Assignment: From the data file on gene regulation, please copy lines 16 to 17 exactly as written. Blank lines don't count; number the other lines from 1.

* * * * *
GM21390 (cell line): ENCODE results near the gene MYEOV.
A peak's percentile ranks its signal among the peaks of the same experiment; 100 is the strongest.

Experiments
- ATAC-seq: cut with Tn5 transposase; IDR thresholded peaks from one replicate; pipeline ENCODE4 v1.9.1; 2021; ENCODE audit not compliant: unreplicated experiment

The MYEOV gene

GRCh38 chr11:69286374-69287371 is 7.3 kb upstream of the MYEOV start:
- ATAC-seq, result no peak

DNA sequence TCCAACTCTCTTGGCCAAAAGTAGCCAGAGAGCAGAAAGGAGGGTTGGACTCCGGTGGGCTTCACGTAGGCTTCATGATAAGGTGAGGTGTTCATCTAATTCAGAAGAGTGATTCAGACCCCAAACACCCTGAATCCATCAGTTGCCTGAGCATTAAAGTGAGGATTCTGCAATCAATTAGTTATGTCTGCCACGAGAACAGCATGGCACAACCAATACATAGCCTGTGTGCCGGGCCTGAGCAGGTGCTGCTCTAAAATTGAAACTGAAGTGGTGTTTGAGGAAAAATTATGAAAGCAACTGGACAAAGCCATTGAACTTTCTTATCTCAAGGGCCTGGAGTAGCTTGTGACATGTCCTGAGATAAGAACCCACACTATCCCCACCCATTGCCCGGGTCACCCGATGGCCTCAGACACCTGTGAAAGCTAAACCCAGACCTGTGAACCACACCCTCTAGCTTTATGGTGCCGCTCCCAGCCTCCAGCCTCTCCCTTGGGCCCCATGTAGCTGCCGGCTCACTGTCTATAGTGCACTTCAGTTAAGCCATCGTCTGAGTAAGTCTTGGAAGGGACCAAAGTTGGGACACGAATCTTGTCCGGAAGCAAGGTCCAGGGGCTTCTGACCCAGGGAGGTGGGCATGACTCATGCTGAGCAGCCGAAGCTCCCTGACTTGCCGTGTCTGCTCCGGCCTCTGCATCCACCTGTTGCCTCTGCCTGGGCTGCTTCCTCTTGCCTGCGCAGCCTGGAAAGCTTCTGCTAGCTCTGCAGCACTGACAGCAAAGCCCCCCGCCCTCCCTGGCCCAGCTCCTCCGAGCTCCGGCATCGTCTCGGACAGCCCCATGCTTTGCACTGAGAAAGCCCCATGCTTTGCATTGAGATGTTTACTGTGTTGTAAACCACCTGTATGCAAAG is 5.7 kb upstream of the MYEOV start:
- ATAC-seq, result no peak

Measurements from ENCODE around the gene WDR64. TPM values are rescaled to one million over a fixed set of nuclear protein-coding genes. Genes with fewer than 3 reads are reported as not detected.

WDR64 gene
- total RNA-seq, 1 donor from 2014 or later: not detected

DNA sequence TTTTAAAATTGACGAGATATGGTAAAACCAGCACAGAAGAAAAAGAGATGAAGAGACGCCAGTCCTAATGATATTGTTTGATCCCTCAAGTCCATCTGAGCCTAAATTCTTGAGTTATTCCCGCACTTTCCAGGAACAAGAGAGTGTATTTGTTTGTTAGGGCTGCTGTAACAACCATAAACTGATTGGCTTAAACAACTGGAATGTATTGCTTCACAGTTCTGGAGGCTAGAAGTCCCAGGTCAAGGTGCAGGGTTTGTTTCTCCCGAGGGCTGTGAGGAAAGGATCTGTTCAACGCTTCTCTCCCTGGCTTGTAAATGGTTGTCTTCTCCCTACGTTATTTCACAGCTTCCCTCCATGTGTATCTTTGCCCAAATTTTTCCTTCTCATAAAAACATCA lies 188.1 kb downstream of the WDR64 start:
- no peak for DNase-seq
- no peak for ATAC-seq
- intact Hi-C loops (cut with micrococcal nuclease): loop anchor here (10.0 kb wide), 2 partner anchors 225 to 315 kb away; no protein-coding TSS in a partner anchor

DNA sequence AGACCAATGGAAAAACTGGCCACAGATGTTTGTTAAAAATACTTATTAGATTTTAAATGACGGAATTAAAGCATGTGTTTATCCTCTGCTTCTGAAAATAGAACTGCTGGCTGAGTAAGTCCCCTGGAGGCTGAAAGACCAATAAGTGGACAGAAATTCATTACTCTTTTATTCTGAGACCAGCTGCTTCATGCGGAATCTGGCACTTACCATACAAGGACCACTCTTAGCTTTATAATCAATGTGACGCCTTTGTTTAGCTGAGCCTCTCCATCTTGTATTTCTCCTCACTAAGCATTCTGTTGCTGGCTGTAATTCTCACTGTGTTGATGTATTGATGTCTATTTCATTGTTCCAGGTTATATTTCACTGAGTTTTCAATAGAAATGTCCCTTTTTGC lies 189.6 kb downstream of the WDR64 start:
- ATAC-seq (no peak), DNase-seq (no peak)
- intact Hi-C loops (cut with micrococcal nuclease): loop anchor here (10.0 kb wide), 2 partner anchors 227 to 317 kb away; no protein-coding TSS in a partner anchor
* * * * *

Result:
- intact Hi-C loops (cut with micrococcal nuclease): loop anchor here (10.0 kb wide), 2 partner anchors 225 to 315 kb away; no protein-coding TSS in a partner anchor

DNA sequence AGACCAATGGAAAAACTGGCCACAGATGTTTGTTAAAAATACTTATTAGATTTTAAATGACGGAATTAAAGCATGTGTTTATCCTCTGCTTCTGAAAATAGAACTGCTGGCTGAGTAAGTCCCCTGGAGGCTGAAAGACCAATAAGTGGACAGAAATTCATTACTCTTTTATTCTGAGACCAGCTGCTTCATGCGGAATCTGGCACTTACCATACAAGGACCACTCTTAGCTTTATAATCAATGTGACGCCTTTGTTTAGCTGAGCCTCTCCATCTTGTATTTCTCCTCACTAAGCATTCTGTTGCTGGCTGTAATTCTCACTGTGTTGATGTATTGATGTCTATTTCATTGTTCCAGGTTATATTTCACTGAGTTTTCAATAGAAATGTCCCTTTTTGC lies 189.6 kb downstream of the WDR64 start: